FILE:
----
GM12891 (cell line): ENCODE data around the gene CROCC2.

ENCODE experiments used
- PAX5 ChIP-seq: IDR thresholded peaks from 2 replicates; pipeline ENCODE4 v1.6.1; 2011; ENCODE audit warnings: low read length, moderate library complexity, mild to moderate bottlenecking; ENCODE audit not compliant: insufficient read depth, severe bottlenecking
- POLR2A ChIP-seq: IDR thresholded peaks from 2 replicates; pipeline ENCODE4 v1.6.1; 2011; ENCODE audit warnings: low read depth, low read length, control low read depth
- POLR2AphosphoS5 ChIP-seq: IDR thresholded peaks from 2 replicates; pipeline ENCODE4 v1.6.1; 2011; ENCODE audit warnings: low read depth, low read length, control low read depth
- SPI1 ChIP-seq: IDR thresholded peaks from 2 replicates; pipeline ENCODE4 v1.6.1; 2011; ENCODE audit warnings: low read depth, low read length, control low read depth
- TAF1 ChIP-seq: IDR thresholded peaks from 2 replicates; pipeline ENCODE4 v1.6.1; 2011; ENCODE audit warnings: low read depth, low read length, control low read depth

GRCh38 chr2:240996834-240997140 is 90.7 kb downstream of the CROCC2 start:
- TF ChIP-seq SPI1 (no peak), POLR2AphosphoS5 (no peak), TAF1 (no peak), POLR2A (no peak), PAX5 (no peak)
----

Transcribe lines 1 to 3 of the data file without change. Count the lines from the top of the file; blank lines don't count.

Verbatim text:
GM12891 (cell line): ENCODE data around the gene CROCC2.

ENCODE experiments used
- PAX5 ChIP-seq: IDR thresholded peaks from 2 replicates; pipeline ENCODE4 v1.6.1; 2011; ENCODE audit warnings: low read length, moderate library complexity, mild to moderate bottlenecking; ENCODE audit not compliant: insufficient read depth, severe bottlenecking